This paper is structured as follows. A brief history on agent-based programming is given in Section 2. In Section 3, the systematic review process followed in this paper is presented. Section 4 contains the review findings with the papers found in our search of the literature. In Section 5, the review’s results are discussed and future directions are suggested. Finally, in Section 6, the conclusions of the paper are reported.

2. History on Agent-Based Programming

In 1993, Agent-Oriented Programming was first introduced [11] as a specialisation of Object-Oriented Programming. Most notably, it discusses the notion of the mental state of an agent, consisting of its information, decisions, and capabilities. This work also describes agent programs in the AGENT-0 interpreter (implemented in the Lisp language) and their communication using speech act theory, the latter is still used to define agent communication in several contemporary agent programming languages. Over the years, many reasoning and cognitive models have been developed for agent-based programming. In this section, we discuss three particular models that have been fundamental in the design of many agent programming languages in the past and that are still being used in new languages these days: Procedural Reasoning System (PRS), BDI, and Situation Calculus.
The Procedural Reasoning System (PRS) [12] (implemented in Lisp) defines a system capable of reasoning about processes, that is, procedural forms of knowledge. An agent in this system is then able to use these procedures to select intentions for achieving particular goals. Unlike in conventional programming languages, these procedures are not invoked a priori, but they are triggered when they are able to contribute towards some goal or to react to some situation. While sharing some similarities to AI planners of the time, its main difference is that it performs partial hierarchical planning in the sense that it interacts with a dynamic environment during the reasoning process, instead of generating a plan for a static environment.
The Belief-Desire-Intention (BDI) model [13,14] consists of a reasoning process that aids the decision-making of selecting an appropriate action towards the achievement of some goal. Its three mental attitudes are: belief—knowledge that the agent believes about its environment, itself, and other agents; desire—the desired states that the agent wants to achieve; and intention—a sequence of steps towards the achievement of a desire. These mental attitudes respectively represent the information, motivational, and deliberative states of the agent. The workflow in a generic BDI system is shown in Figure 1 and works as such: a belief revision function receives input information from the environment (e.g., sensors), and it is responsible for updating the belief base. This update can generate more options that can become current desires based on the belief base and the intentions base. A filter is responsible for updating the intentions base, taking into account its previous state and the current belief base and desire base. Finally, an intention is chosen to be carried out as an action by the agent. BDI is the most popular model of agency, it has been and continues to be used in many agent programming languages. AgentSpeak(L) [15] is a language that serves as an abstraction of implemented BDI systems that can be used to interpret agent programs as horn-clause logic programs. The theory behind this language has been implemented as a basis for many APLs.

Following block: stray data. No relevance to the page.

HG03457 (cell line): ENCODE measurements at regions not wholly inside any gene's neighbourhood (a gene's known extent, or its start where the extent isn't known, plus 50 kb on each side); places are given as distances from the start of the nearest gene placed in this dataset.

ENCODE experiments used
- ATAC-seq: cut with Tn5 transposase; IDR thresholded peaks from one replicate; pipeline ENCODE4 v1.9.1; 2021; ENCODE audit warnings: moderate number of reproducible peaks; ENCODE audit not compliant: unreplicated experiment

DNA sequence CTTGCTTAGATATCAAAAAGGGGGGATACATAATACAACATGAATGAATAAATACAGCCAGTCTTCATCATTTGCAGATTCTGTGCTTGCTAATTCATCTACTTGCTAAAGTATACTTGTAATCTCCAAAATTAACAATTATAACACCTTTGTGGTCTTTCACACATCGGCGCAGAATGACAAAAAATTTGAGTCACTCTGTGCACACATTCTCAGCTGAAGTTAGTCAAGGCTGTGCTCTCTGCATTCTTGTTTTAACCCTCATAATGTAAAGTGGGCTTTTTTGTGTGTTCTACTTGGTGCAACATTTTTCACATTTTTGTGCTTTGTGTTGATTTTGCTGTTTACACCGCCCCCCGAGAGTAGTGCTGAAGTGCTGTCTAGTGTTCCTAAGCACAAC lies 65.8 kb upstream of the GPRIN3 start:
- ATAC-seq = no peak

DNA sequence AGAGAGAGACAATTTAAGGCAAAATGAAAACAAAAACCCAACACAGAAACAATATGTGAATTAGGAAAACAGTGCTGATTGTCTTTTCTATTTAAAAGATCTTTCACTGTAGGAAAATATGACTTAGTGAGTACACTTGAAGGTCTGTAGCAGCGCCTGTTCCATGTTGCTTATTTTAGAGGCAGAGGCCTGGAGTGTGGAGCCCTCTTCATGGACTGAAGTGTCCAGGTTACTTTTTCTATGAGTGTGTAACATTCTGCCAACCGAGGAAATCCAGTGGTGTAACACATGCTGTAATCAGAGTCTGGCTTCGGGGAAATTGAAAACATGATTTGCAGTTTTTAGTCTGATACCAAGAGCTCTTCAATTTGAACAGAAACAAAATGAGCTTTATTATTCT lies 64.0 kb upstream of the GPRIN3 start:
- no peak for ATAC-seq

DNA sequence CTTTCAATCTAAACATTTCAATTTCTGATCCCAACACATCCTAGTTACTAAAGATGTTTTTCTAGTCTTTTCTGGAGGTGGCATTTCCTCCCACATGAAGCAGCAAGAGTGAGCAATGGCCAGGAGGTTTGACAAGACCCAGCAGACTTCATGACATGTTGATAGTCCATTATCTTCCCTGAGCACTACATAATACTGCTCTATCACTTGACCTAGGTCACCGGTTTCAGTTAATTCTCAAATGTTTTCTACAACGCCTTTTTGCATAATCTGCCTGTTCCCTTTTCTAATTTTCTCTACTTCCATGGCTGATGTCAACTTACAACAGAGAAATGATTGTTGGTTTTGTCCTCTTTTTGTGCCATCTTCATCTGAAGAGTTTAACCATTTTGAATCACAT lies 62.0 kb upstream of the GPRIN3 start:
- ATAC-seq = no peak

Situation Calculus [16] is a first order language designed to represent changes in dynamic environments. A situation is a first order term representing a sequence of actions. An initial situation is when no actions have occurred yet. The function d o ( a , s ) results in a successor situation to s after executing the action a, similar to state transition systems. Dynamic environments play an important role in agent-based programming, and as such, Situation Calculus has been used to model how the world changes as a result of executing actions.
As we will see in Section 4, there are many other models that have inspired agent-based programming languages, however, these three were the most influential in the past history of agent-based programming. Some agent languages share similarities or even mix concepts from other programming paradigms, such as procedural, imperative, object-oriented, functional, actor, concurrent, and so on. Comparing the differences or going into detail about these other paradigms is out of scope of this review, but we still consider agent languages that combine concepts from different paradigms.
Historically, agent-based programming has been used in a myriad of practical applications, such as distributed control of electric power grids [17], governance of room allocation [18] and of automated machine-to-machine applications (e.g., traffic redirection) [19], and detecting privacy violations [20]. In Section 4.4, we cover the more recent attempts in using APLs for programming practical applications.

3. Review Methodology

We performed a systematic review of the literature in agent programming languages over the past 5 years (2015–2020). A diagram illustrating our review methodology is shown in Figure 2. For each searched term, we considered the first 10 pages (100 entries) retrieved by Google Scholar (ordered by relevance), for a total of 400 entries (including duplicates).
The terms used in our search were:
  • Agent-Based Programming Languages
  • Agent-Based Programming Extensions
  • Agent-Based Programming Comparison
  • Agent-Based Programming Applications